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The Indisputable Matt Maxwell Presents:






I was on the road to disappointment, no doubt about it. My biggest hope for the San Jose Super-Con this year was twofold. One: that I’d get a chance to meet Jordi Bernet and chat with him a bit, maybe get a commission sketch from him. Jordi Bernet was a no-show. To be fair, he hadn’t been on the guest list for several weeks, and I was just hoping that was a mistake, that somehow he’d still make it and make the trip down more worthwhile.

That was a false hope.

Two, I’d been praying long and hard that the show wasn’t in the same venue that it had been in last year. That venue being the “South Hall” of the San Jose Convention center. It gets “the quotes” because the “South Hall” isn’t a fixed structure with niceties like air conditioning or masonry walls or carpets or walls that don’t echo like a typical gymnasium. See, the “South Hall” is a big fumigator’s tent made of stickily glossy vinyl. And like vinyl, it doesn’t breathe worth a good goddamn. The air that you’re breathing? That’s the same air that everyone has been breathing for the last nine hours. Enjoy.

People used to (rightly) complain about the San Diego Convention Center being too damn hot and muggy for anyone’s (short of Killer Croc or perhaps The Lizard’s) comfort. The atmosphere at SDCC used to get assertive, threaten you for your lunch money and then give you a swirly in the men’s bathroom. People were afraid of it and not without reason. It was Bad Air. It had an attitude.

Well, I’ve met that Bad Air’s Big Bad Brother, and swam in it last year. Not all that much fun. Particularly when you consider that the weather last year for the show was cool, enough so that I’d wished I’d brought a sweater while trundling around in shorts and a Hawaiian shirt. This year? It’s hot, even in SF it’s hot. Which means that landlocked San Jose would be even worse. Which means that we’re looking at Perfect Storm conditions for a sweat monsoon inside the “South Hall.”

So imagine my heard rolling around my throat before dropping down through the soles of my shoes as I saw the neatly printed signs at the San Jose Convention Center saying “San Jose Super-Con ----> South Hall”.

Yeah, it was gonna be a good couple of days.

And of course, I’ve been spoiled at shows recently. Portland and Seattle were both filled with friends of mine, as well as being thriving shows with a growing base of support and plenty of interesting guests from all parts of the comics spectrum: from tinier than tiny minicomics to The Guy What Kilt Captain America and his permanent electron cloud of fans.

San Jose, by contrast, isn’t a big show. I know only a handful of folks in the area (including The Most Hated Man In Comics), the venue has all the appeal and atmosphere of a minimum security penitentiary, and it’s just far enough away that I can’t really drive back home to sleep in my own bed for the night.

It is, as James Sime is so fond of quoting, good to be a gangsta.

At least I had some interesting company. Right next to my humble table at the front of the “South Hall” were the Gumby folks. You know, the Eisner-winning comic for younger audiences, Gumby. The brain-melting and shyly subversive oneiric claymation journey into the depths of Art Clokey’s fevered imagination. The comic itself is created by Bob Burden and Rick Geary (with wonderfully airy coloring by Steve Oliff), and one of the more delightful reads I’ve had in the last few years. So yeah, I got the trade of the first three issues, and you should too, if not for the cameo by the ghost of Johnny Cash alone. Maybe the giant porkchop would convince you, then?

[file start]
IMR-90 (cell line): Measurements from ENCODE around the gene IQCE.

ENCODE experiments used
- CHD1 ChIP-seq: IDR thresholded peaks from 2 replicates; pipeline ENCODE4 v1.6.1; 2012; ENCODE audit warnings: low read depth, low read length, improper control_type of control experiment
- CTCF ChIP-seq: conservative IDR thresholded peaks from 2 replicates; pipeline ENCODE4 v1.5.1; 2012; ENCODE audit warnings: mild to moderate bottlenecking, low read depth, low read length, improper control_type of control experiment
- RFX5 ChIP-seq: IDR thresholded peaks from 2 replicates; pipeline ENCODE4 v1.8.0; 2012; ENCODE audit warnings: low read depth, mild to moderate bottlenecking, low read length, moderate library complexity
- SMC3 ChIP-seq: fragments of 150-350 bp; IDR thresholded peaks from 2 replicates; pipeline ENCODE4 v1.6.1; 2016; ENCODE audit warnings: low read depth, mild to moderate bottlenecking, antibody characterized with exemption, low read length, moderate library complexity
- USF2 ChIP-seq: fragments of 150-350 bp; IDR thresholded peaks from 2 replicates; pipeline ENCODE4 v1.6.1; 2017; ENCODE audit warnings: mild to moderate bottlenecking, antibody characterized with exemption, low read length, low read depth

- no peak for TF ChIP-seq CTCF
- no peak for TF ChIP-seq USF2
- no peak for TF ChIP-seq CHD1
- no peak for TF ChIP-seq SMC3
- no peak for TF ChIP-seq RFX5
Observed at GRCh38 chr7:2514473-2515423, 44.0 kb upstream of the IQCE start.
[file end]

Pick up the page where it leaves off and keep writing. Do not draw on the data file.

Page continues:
As for me? I moved some books. Some. About half of what I did in Seattle, which given the size of the show is better than I expected, really. I noticed that people were either sold on the book as soon as they saw “Cowboys and Werewolves” or they weren’t really interested. I’m not entirely sure what that means, other than perhaps the quality of the story and art doesn’t really matter to the majority of my readers (which isn’t entirely comforting) or I’m a master of the quick pitch (which is only a touch better.) I know. I probably worry too much.

The rest of the show is actually a pretty decent one-day show. Let’s be honest. There’s not two days of content here, but enough to fill up a leisurely day of shopping and browsing and chatting. Though I could easily lose a day by flipping through the copious bargain bins (both ratty singles and cheap trades – dropped some money at Ryan Higgins’ Comics Conspiracy booth, and may head back today).

Okay, doors open. Time to go to work. More later (as the previous was written on Sunday Morning before the show opened up, and everything you’re reading now is through the lens of the drive back and on a blessedly quiet Monday morning).

So yes, we’re back in the fumigation tent. You know you’ve arrived when the badge lanyards are sponsored by BAD BOYS BAIL BONDS. I don’t know if that’s frightening or awesome. Like comics, it’s probably a blend of both, at some moments inspiring and others an abomination. I set up my humble table, stood up the banner (I got it at Kinko’s for an entirely too reasonable price), put out the books and bookplates and postcards, took a long pull of the three-dollar bottle of Diet Coke, cold and sparkling bitter on the back of my already parched throat, and put on my game face.

That lasted for about ten minutes.